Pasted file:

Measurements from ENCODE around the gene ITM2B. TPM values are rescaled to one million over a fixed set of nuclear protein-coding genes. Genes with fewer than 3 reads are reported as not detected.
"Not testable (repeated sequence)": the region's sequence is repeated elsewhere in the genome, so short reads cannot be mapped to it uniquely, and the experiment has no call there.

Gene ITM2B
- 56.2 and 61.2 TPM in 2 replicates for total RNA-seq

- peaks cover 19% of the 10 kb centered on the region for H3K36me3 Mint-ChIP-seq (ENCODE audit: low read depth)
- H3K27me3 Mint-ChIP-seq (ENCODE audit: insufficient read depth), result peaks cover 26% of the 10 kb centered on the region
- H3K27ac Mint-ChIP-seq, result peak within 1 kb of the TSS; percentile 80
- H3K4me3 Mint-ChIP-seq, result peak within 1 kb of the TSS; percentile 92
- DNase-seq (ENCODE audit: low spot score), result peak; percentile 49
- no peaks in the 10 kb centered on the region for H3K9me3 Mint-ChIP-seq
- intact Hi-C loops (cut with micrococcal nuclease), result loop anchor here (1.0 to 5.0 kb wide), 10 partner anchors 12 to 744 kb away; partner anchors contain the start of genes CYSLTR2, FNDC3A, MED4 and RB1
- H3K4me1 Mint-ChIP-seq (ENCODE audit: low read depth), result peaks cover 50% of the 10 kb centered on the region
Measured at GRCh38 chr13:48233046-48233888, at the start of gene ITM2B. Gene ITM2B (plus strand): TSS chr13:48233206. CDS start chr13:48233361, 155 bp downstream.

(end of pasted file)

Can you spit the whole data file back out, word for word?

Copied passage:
Measurements from ENCODE around the gene ITM2B. TPM values are rescaled to one million over a fixed set of nuclear protein-coding genes. Genes with fewer than 3 reads are reported as not detected.
"Not testable (repeated sequence)": the region's sequence is repeated elsewhere in the genome, so short reads cannot be mapped to it uniquely, and the experiment has no call there.

Gene ITM2B
- 56.2 and 61.2 TPM in 2 replicates for total RNA-seq

- peaks cover 19% of the 10 kb centered on the region for H3K36me3 Mint-ChIP-seq (ENCODE audit: low read depth)
- H3K27me3 Mint-ChIP-seq (ENCODE audit: insufficient read depth), result peaks cover 26% of the 10 kb centered on the region
- H3K27ac Mint-ChIP-seq, result peak within 1 kb of the TSS; percentile 80
- H3K4me3 Mint-ChIP-seq, result peak within 1 kb of the TSS; percentile 92
- DNase-seq (ENCODE audit: low spot score), result peak; percentile 49
- no peaks in the 10 kb centered on the region for H3K9me3 Mint-ChIP-seq
- intact Hi-C loops (cut with micrococcal nuclease), result loop anchor here (1.0 to 5.0 kb wide), 10 partner anchors 12 to 744 kb away; partner anchors contain the start of genes CYSLTR2, FNDC3A, MED4 and RB1
- H3K4me1 Mint-ChIP-seq (ENCODE audit: low read depth), result peaks cover 50% of the 10 kb centered on the region
Measured at GRCh38 chr13:48233046-48233888, at the start of gene ITM2B. Gene ITM2B (plus strand): TSS chr13:48233206. CDS start chr13:48233361, 155 bp downstream.